In 25 years, as an independent director of various ACT government corporations in energy, water, and urban planning, I participated in decisions that continue to shape the future of Canberra.

This note highlights three decisions and reflects on the rationale for the directions chosen, the dilemmas faced before deciding on a course of action, and the processes of disparate people reaching their conclusions.

What is sketched here cannot be comprehensive. But hopefully enough is said to be useful, to provide insight about those involved in vexed decision-making.

The three examples are:

First, the decision to half privatise energy distribution and retail through a 50/50 joint venture between a government corporation and the private sector.

Second, the building of an enlarged Cotter Dam as part of a suite of initiatives to provide enhanced water security for the ACT.

Third, to consciously revitalise the ‘spirit of the Burley Griffins’ on urban planning outcomes in Canberra.

In all three cases, it is valuable to consider the problem to solve; what tentative solution was considered, including various options; what were the major complications; why a particular solution was chosen; and, whether the outcome matched the objective chosen.

In 1995, the statutory authority ACT Energy and Water Corporation (ACTEW) was formed and consolidated energy and water operations in the ACT under a single body, with a new managing director, and an independent board reporting to the chief minister. By 2000, fresh strategies in water and energy were considered and pursued.

The view of Canberra from Mount Aislie in 2014

ACT Energy Partnerships

With energy distribution and sale, there were distinct challenges: first, to deliver affordable, competitive, safe, and efficient (on cost and sustainable terms) services to ACT customers; and, second, to ensure the value of ACT assets were safeguarded, enhanced if possible, and not stranded.

Competition reform across governments, their utilities, and regulation more generally – a consequence of the National Competition Policy reforms (recommended by an independent committee commissioned by the federal government chaired by Professor Fred Hilmer, in 1993; reinforced by a Productivity Commission review of potential outcomes and benefits, which reported in 1995) – created an uncertain and undoubtedly more challenging environment.

In the late 1990s, the ACT government explored re-organisation and business options in the face of competition and concerns about energy trading risk.

The government worried that an insular, engineer-led, hitherto protected outfit would stagnate in the new environment.  More robust comparisons between utilities would be made about efficiency, cost performance, environmental sustainability, and safety.  Decision-making in the context of uncertainty about the market led the ACT Treasury to fear that ACTEW might underperform.  The Sydney-based energy company AGL (previously known as the Australian Gas Light company) had a near monopoly of gas reticulation in the territory and was cross-promoting electricity and gas packages to consumers.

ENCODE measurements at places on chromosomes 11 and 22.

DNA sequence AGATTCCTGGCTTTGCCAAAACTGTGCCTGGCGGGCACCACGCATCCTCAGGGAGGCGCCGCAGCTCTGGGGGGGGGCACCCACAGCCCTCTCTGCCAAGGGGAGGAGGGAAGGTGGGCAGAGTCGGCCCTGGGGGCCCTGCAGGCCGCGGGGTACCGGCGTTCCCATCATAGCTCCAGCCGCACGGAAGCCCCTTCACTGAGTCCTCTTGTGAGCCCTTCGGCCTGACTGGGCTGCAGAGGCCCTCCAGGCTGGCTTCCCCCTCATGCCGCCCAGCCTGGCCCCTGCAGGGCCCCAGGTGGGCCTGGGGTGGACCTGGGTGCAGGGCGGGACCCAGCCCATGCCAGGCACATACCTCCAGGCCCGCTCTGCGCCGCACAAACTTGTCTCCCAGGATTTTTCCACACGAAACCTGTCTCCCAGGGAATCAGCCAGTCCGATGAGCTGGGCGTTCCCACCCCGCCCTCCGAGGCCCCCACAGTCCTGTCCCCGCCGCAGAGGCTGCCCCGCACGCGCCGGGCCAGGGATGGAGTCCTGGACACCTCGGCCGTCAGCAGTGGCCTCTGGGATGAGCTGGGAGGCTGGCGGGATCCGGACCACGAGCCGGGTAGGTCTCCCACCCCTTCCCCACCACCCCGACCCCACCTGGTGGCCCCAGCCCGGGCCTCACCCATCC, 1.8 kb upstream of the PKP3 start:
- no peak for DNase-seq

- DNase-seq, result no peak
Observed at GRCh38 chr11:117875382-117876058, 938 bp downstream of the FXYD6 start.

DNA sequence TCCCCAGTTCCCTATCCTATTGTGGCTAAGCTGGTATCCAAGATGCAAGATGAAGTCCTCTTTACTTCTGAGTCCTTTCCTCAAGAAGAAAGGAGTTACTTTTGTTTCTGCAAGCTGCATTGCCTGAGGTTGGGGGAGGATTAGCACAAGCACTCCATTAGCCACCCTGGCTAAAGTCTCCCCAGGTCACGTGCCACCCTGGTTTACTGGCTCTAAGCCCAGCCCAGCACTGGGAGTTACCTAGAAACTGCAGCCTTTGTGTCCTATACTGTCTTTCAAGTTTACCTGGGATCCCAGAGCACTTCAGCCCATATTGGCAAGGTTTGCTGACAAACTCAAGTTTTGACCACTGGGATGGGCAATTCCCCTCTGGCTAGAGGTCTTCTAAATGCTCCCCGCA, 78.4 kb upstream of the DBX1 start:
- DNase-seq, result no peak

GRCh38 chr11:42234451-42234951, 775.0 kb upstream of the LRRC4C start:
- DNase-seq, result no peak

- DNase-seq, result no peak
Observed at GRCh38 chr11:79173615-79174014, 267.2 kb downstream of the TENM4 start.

“Does government need to be both regulator and asset owner?” was a question asked by state and territory governments across political persuasions.  This question became particularly acute with the establishment of a national electricity market (NEM) scheduled to operate from May 1998, enabling the transmission and sale of electricity between states (New South Wales, Victoria, South Australia, and the Australian Capital Territory).

Opportunities to make a difference can be compared to storm winds, flinging open the doors of perception, pressing upon the architecture of beliefs with transformative powers.

With Victoria securing in 1995-98 handsome prices from local and offshore owners for their energy assets, temptation beckoned.  A proposal to privatise ACTEW, however, could not obtain a majority in the ACT Legislative Assembly (due to a combination of the then ALP opposition and crossbench MLAs.)

With the ACTEW Board, the government then pursued a link with a larger energy utility.  The key objectives were to: establish a merged entity in which the ACT government would hold at least a 50% interest; ensure that any new entity would cover both gas and electricity; create close links with a large operator in the Australian energy market that could buy electricity and gas at highly competitive rates and thereby ameliorate the market risk exposure concerns of the ACT government; retain a strong vibrant local employment base; and, allow pre-tax profit distributions to the ACT government’s interest in a new structure.